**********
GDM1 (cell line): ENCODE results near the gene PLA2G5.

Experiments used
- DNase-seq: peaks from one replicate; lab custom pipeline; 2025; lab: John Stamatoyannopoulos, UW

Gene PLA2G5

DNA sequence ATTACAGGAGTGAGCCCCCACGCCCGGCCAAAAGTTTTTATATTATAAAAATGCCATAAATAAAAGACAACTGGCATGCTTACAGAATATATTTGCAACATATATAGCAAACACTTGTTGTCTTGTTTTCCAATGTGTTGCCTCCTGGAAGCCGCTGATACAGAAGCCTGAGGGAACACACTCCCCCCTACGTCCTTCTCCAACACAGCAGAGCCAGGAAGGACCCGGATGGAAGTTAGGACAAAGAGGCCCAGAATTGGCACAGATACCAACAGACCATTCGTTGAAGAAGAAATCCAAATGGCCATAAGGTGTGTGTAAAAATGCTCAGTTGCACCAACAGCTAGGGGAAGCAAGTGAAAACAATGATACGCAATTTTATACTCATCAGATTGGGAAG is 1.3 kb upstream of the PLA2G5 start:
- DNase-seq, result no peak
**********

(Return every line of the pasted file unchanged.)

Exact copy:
GDM1 (cell line): ENCODE results near the gene PLA2G5.

Experiments used
- DNase-seq: peaks from one replicate; lab custom pipeline; 2025; lab: John Stamatoyannopoulos, UW

Gene PLA2G5

DNA sequence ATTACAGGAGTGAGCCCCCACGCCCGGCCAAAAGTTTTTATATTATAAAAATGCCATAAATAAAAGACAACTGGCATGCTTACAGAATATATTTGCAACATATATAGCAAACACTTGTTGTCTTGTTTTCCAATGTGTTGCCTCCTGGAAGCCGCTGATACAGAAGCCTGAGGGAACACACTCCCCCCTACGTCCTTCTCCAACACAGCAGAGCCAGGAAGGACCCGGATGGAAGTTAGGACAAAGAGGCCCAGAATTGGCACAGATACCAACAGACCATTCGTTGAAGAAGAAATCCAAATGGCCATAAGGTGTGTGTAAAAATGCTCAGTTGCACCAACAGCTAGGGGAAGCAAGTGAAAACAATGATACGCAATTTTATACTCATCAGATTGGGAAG is 1.3 kb upstream of the PLA2G5 start:
- DNase-seq, result no peak